Metaphor of Lightness and Darkness and Racial Stereotypes
In Richard Dyer’s essay, (now book) White, he states:
There are inevitable associations of white with light and therefore safety, and black with dark and therefore danger, and that this explains racism (whereas one might well argue about the safety of the cover of darkness, and the danger of exposure to light); again, and with more justice, people point to the Judaeo-Christian use of white and black to symbolize good and evil, as carried still in such expressions as “a black mark,” “white magic,” “to blacken the character” and so on. (Dyer)
These race and theory principles are prevalent throughout William Shakespeare’s Othello. Through the syntax and imagery Shakespeare utilizes, the motifs of light and dark are painted to emphasize the goodness of white, and the badness of black. Othello, the Moor of Venice, is traditionally read as a man of African decent. (While it could be speculated that he is Arab or Spanish in origin, for this analysis, I will refer to Othello as an African black.)
The play follows the relationship between Othello, a Christian Moor, general of the Venice army, and husband of Desdemona, the daughter of a Venetian senator. In the opening scene of the play, Roderigo and Iago are introduced in the streets of Venice outside of Desdemona’s father’s house. They have just learned of the secret marriage between Desdemona and Othello. Iago, seemingly irate about the situation, begins to yell in the streets, waking up Desdemona’s father, Barbantio. Iago paints an unpleasant picture for Barbantio utilizing black and white imagery: “Sir, you’re robbed! … Even now, very now, an old black ram/ Is topping your white ewe” (I.i.87-88). This color imagery describes Othello as an anthropomorphic, dark, old “ram” that has stolen Barbantio’s small, innocent, and pure daughter. Iago’s slur is effective in painting Othello as a savage, evil, dark man who utilizes his size and takes advantage of the innocent Desdemona.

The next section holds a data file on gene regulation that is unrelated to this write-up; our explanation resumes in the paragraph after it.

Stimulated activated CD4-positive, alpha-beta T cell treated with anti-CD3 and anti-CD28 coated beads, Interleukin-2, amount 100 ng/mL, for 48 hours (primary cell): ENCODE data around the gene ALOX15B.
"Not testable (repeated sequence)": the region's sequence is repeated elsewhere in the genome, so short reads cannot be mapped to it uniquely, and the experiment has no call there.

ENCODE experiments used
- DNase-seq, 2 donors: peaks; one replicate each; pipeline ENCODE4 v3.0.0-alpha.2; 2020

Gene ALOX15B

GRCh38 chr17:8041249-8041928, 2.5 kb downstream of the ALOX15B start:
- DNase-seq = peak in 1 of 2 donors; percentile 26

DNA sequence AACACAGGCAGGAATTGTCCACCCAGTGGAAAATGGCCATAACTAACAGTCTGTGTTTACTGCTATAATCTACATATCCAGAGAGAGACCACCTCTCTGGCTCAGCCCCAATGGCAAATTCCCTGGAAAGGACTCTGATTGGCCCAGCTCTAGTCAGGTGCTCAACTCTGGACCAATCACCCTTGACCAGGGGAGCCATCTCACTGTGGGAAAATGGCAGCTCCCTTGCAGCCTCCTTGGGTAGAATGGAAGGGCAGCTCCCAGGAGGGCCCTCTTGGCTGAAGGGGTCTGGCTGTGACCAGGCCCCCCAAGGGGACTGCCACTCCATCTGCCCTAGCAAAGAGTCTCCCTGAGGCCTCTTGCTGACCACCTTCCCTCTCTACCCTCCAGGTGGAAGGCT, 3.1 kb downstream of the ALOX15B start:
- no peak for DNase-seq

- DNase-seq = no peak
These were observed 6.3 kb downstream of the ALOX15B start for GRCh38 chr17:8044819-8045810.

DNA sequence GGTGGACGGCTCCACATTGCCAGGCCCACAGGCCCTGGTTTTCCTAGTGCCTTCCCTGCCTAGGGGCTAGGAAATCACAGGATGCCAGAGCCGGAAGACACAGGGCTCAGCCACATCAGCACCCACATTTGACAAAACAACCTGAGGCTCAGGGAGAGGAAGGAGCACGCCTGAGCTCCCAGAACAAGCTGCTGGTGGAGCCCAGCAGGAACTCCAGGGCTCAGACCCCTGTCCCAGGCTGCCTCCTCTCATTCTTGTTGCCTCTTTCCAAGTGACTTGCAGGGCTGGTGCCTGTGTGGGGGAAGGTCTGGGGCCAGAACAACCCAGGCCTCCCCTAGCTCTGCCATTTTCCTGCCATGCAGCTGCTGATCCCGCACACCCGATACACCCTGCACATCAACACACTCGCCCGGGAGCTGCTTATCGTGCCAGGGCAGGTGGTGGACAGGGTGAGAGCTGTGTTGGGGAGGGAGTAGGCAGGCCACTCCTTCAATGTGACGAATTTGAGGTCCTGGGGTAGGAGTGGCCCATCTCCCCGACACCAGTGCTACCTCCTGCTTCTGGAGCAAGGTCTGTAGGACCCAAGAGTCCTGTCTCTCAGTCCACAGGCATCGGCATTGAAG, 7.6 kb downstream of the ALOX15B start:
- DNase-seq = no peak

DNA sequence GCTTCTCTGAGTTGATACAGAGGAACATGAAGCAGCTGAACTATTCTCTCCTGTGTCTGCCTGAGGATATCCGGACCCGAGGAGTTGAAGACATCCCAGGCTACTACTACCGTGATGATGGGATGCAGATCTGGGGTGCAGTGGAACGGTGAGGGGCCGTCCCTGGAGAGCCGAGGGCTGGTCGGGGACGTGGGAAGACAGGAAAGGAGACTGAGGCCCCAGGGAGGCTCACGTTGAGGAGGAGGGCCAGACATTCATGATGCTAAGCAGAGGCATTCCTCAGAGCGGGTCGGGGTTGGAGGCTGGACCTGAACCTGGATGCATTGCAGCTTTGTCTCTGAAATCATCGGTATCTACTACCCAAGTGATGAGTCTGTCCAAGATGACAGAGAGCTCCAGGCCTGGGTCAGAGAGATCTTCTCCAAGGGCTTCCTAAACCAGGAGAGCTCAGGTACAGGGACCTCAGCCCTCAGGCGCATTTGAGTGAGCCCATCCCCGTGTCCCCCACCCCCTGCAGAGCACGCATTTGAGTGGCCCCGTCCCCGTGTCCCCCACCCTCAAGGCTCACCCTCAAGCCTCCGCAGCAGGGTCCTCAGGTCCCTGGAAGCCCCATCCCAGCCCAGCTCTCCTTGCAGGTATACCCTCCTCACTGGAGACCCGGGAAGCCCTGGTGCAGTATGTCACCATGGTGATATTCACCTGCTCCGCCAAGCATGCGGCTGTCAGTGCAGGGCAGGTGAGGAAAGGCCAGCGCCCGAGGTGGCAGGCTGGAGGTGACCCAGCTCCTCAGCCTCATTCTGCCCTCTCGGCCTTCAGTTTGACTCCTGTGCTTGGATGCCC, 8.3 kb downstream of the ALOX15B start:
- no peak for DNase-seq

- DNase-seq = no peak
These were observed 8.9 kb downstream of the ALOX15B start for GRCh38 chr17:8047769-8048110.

This parallels Bell Hook’s article “Representing Whiteness in the Black Imagination” which exploes the fantasy of white goodness and black badness. Bell claims, “[society is] socialized to believe the fantasy, that whiteness represents goodness and all that is benign and non-threatening,” (Hook 341). Iago effectively associates Desdemona with white innocence, pureness and cleanness, and Othello with black and evil.
Later in Othello, Brabantio forces Othello to prove that he loves Desdemona for love’s sake and not because of some trickery or magic. Othello proves this to Brabantio, and the Duke talks to Brabantio about accepting the union of Othello and Desdemona when he states, “And, noble signor, / If virtue no delighted beauty lack, / Your son-in-law is far more fair than black” (I.iii.288-290). He uses Othello’s skin color as a way to contrast good and evil. Othello is “fair” despite his “black” skin color and, as such, Othello’s demeanor does not match his physical appearance.
This interaction highlights the racism that follows from the assumption that black is evil. Many characters feel that, due to his skin color, Othello is not suitable for Desdemona. Ironically, though, it is Othello, the Moor, who proves to be too innocent and trusting; his ulitmate downfall is his belief and trust in Iago, a white man. In Iago’s most lewd monologue he states: